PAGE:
In the mid eighteenth century, Rhydfendigaid was a small, remote rural settlement. Today, it is a substantial community, better known as Pontrhydfendigaid, or simply Bont for those who know the place well. It is situated in the foothills of the Elenydd mountains near the remains of the celebrated Cistercian abbey of Ystrad Fflur (Strata Florida). The village probably owes its existence to the Abbey which was founded in the 12th century.
About three miles above the village, high up on the Elenydd mountains, the river Teifi has its source in Llyn Teifi, one of six lakes known collectively as Llynnoedd Teifi (Teifi Pools). It flows westwards through the village, effectively, splitting it in half and acting as a boundary between two adjacent parishes - plwyf Caron to the south and plwyf Gwnnws to the north. The town of Tregaron lies five miles to the south of Rhydfendigaid, while the village of Ffair-rhos is a mile or so to the north and Ystradmeurig roughly two miles to the west on the road to Aberystwyth and Cardigan Bay (click here to see google map)
Edward Richard Grammar School (1957)
(Picture from the ‘Outline History of the School’ by Rev. W. M. Davies)
Edward Richard, the bard has been reviewed by Saunders Lewis in his book ‘A School of Welsh Augustans’  ; he (Saunders Lewis) describes the first of Edward Richard’s two famed pastorals as having a :
. . . thoroughly native air, its geography. . . definite and familiar.
In fact, the bulk of Edward Richard’s published work  has a distinct local character, with the lowlands and mountains around Ystrad Meurig and Ystrad Fflur as their main settings. This makes his work especially interesting, because it sheds a little light on this remote corner of Cardiganshire, as it was some 250 years ago.
Edward Richard’s earliest surviving literary activity dates from 1760 when he wrote his first song about Rhydfendigaid, or to be more precise, about a new stone bridge - being built at that time - over the river Teifi (over the ‘blessed ford’). Evidently, this was seen as a historical investment in the future of the village and, in fact, it did lead to some significant changes, especially, in the physical environment of Rhydfendigaid, The content of the following web-pages is primarily concerned with this development. It is not an in-depth study or a, particularly, wide-ranging one - it is simply an attempt to add a little to what is already known about the Rhydfendigaid bridge and to explore some ‘not-so-obvious’ issues associated with this 18th century enterprise.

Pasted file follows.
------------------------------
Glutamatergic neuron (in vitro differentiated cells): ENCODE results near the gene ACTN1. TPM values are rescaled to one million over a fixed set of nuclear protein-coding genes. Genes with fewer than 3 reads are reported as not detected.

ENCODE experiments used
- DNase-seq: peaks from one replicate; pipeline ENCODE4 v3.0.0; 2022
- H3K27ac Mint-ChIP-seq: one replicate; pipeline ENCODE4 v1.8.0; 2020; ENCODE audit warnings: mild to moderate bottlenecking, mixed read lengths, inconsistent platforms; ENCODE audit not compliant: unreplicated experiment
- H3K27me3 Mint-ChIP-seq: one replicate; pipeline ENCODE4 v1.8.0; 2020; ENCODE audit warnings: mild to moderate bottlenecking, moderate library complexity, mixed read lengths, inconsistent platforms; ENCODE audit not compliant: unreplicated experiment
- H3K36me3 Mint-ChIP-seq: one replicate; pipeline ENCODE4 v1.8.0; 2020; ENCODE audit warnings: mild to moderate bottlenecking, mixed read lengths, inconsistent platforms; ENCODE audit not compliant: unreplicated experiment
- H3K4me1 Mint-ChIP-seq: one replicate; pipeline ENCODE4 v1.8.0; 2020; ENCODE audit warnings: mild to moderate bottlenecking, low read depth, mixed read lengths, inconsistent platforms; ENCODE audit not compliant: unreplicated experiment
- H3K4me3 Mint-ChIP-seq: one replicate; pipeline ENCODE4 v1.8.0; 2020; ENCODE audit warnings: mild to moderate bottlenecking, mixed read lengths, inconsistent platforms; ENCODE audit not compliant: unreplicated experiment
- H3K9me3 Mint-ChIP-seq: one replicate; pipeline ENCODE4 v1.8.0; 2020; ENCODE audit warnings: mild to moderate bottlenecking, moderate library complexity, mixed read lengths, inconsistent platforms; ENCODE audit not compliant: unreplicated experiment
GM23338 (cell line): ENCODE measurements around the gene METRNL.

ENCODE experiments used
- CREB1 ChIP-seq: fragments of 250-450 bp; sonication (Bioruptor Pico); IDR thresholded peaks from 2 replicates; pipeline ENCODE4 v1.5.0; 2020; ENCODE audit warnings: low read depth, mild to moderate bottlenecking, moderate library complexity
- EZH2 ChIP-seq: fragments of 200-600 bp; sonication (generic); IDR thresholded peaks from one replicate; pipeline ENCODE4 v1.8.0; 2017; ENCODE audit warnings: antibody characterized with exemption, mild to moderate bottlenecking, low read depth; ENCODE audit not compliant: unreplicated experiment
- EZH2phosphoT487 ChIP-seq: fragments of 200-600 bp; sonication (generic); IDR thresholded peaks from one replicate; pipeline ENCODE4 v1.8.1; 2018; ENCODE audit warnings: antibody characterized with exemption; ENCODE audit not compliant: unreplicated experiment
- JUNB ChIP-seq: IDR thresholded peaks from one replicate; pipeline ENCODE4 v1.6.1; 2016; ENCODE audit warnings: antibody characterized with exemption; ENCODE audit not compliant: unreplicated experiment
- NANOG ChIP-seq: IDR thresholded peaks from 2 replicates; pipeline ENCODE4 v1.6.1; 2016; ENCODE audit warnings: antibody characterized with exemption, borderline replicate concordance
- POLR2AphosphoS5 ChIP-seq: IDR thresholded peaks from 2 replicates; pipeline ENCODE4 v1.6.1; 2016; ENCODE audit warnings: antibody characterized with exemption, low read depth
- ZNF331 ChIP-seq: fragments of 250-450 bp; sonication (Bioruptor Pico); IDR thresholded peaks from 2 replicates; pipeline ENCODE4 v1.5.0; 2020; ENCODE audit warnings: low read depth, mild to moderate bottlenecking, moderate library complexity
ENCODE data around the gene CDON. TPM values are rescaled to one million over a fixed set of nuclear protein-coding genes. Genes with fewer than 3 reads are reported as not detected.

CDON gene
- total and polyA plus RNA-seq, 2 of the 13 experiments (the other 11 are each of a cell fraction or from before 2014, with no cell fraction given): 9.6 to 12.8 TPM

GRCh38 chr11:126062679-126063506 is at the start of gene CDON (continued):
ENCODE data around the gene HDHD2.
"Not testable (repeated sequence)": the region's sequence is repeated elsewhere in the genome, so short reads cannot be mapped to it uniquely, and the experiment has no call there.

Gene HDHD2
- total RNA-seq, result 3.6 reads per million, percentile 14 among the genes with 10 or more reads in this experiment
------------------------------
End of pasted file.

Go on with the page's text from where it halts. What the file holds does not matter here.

While Edward Richard is the source of much information, it is worth emphasizing that this is not the place to read about the life and work of the bard – for that see ‘Edward Richard of Ystradmeurig’ by D.G. Osborne-Jones , and ‘A School of Welsh Augustans’ by Saunders Lewis .
A list of the topics explored here is given below. To access a specific subject, simply click the appropriate text :
Saunders Lewis, A School of Welsh Augustans, Wrexham, 1924
Yr Eos: sef gwaith awenyddawl Mr. Edward Richards, I. Bugeigerdd; II. Bugeugerdd; III. Can y Bont; IV. Ateb i Gan y Bont; V. Emyn neu Hymn; VI. Marwnad Iorwerth Rhisiat, [sic], Carmarthen, 1813. Caneuon y Bont are the first Welsh pastorals in the classical style.
D. G. Osborne-Jones, Edward Richard of Ystrad Meurig, Carmarthen, 1934
Ystradmeurig was once the home of Edward Richard a renown 18th century teacher and bard. In 1734, he opened a school at Ystradmeurig which became widely known and acclaimed.
As a teacher, Edward Richard was recognized as a pioneer of higher education in Wales and he was responsible for educating many students who went on to play an important part in various spheres of life. Evan Evans (Ieuan Brydydd Hir), a pre-eminent Celtic scholar, was probably his most outstanding student